Following on @katejsim’s analysis of co-working above. I’d like to draw attention to the connections between the internet and online life and the concrete effects those have on life offline. We can see that covid-19 has lead to an increase of working remotely, perhaps unsurprisingly. But it has also lead to a shift of living conditions, particularly co-living and co-working, totally reshaping the division of public space and private space, leading community members to build alternatives and organising space differently.

Part of the impact of covid-19 has been a shift to online and a corresponding sense of loss, of public space, of social engagement, with mental health impacts. One way of addressing this has been to seek a sense of community by reworking offline spaces to increase social interaction. For students and universities, this is especially pressing.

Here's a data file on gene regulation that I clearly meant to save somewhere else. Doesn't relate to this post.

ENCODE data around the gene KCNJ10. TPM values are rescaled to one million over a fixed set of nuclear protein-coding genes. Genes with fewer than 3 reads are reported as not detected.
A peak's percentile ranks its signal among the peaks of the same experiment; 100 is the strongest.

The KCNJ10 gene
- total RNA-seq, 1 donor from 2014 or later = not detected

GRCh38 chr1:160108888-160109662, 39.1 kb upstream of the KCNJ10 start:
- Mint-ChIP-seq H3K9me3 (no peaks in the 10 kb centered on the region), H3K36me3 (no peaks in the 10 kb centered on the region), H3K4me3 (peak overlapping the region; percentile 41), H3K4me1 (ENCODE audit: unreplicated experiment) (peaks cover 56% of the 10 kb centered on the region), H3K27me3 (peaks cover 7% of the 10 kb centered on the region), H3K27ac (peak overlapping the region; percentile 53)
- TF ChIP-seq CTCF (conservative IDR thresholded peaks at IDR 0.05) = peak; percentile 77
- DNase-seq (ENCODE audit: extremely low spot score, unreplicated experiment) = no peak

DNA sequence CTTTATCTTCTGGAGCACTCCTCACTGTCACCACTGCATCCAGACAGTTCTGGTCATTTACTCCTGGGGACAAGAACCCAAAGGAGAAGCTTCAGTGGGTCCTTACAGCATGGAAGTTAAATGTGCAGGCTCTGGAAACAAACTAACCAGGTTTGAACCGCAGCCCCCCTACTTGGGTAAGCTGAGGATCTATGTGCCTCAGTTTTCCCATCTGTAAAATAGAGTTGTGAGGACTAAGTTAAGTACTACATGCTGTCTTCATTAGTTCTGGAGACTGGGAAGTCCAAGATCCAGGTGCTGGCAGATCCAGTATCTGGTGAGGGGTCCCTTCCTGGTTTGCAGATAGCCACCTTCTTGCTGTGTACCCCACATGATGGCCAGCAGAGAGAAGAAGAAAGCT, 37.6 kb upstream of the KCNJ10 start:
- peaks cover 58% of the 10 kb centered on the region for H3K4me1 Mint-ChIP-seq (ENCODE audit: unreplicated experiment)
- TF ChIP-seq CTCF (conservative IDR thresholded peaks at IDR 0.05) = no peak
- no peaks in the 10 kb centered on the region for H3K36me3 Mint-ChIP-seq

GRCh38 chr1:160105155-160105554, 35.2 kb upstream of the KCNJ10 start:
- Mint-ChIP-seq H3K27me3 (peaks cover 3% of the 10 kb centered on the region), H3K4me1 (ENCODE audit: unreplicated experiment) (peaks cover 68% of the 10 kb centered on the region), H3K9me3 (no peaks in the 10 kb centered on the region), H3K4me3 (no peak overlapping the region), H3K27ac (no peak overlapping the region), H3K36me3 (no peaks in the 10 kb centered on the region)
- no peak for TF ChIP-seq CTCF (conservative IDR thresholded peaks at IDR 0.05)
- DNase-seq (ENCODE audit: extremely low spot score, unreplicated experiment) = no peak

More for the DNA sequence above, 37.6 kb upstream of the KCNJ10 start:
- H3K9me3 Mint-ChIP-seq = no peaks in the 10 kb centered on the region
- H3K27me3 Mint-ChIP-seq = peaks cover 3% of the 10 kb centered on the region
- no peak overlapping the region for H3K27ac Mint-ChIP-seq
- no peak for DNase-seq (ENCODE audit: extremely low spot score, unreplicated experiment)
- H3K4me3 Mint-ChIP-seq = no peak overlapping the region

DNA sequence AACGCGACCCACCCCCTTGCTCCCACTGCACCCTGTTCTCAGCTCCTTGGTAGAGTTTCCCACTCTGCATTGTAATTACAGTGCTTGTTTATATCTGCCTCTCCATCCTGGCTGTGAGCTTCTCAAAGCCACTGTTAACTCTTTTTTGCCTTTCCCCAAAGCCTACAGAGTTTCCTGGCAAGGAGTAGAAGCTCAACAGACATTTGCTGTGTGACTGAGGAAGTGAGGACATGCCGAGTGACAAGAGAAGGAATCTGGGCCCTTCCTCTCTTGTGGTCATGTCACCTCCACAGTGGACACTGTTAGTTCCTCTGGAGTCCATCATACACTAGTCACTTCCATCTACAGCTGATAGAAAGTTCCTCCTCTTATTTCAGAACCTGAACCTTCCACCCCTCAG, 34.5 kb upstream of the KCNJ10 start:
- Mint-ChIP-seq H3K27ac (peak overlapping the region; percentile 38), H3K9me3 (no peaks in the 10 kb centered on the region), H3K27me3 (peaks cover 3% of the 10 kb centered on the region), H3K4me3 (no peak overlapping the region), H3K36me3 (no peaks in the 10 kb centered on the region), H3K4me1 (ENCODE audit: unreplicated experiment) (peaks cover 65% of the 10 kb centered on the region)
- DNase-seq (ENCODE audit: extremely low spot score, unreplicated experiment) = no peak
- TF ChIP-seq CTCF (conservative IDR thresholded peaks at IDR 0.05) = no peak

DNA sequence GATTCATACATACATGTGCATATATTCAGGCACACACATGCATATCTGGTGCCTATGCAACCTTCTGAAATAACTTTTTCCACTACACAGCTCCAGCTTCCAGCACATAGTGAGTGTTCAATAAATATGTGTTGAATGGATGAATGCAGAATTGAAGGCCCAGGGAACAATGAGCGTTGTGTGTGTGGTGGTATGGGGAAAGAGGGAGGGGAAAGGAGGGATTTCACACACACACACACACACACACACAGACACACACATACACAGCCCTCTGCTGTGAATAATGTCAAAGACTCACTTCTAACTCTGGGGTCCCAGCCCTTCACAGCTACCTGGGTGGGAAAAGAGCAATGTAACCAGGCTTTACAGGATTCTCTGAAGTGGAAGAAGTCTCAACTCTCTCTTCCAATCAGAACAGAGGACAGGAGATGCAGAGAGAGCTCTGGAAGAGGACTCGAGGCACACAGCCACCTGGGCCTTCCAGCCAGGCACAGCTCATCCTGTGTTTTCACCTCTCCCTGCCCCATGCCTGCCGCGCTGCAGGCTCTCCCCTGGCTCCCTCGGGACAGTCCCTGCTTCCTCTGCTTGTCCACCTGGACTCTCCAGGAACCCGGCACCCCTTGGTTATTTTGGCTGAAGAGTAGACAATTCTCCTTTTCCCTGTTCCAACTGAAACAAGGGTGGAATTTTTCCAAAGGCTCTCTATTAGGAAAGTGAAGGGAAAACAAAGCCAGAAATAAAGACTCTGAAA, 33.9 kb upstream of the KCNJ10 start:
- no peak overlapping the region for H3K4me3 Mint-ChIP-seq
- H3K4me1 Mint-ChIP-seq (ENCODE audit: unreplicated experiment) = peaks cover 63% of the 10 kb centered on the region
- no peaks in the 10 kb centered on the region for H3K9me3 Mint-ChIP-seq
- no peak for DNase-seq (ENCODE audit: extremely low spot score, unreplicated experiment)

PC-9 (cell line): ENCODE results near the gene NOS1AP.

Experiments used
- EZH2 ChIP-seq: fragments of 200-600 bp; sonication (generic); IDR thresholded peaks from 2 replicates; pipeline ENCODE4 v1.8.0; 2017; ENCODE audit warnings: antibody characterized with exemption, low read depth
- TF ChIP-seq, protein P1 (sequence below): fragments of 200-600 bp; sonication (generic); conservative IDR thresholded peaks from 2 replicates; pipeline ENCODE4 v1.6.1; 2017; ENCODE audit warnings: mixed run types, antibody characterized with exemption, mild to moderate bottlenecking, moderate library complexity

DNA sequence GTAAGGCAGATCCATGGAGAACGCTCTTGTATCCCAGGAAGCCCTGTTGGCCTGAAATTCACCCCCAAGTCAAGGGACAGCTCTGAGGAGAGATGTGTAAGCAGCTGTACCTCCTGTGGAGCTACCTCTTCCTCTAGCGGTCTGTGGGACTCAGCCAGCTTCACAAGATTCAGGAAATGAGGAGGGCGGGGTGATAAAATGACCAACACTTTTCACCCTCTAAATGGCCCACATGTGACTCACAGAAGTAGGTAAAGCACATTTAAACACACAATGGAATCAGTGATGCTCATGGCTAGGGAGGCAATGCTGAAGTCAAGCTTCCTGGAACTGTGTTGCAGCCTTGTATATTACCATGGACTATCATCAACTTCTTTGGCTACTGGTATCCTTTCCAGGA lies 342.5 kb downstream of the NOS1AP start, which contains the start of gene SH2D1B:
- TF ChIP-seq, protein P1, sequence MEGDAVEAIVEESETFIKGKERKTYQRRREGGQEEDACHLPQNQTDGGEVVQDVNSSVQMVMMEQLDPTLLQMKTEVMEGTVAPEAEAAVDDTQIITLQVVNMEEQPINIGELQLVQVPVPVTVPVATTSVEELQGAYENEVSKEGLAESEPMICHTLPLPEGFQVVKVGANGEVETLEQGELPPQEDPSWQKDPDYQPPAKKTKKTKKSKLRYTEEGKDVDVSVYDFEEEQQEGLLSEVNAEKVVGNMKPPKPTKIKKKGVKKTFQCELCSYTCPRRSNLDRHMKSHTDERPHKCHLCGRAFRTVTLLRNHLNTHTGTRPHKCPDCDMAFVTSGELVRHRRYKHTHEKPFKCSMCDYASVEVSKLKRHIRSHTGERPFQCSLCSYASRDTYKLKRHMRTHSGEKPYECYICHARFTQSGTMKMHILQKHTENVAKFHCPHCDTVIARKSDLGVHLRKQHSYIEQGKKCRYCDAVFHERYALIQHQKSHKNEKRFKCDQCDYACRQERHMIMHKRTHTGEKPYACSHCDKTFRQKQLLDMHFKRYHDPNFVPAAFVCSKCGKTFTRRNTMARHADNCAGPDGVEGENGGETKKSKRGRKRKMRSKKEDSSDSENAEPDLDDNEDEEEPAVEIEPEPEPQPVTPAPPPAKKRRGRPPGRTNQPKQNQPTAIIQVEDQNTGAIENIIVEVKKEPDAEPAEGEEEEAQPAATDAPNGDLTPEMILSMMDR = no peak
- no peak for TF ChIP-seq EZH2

@alberto points out that there is an interesting structural anomaly at k≥5. In the giant component (there are several small ones too, not shown in the picture), one single edge personal data <=> privacy connects two otherwise fully autonomous clusters. The left cluster seems to be about economic sustainability, business models and their social consequences. The right cluster is more concerned with values and the public sphere.

He asks: could this be a promising way of reading the data?

My response is: Potentially. Although I think that the fact that big tech and privacy are on different sides of this might complicate this answer, because I think as we continue to code, big tech and facebook will creep over to the privacy and surveillance side of the graph, potentially disturbing this dichotomy.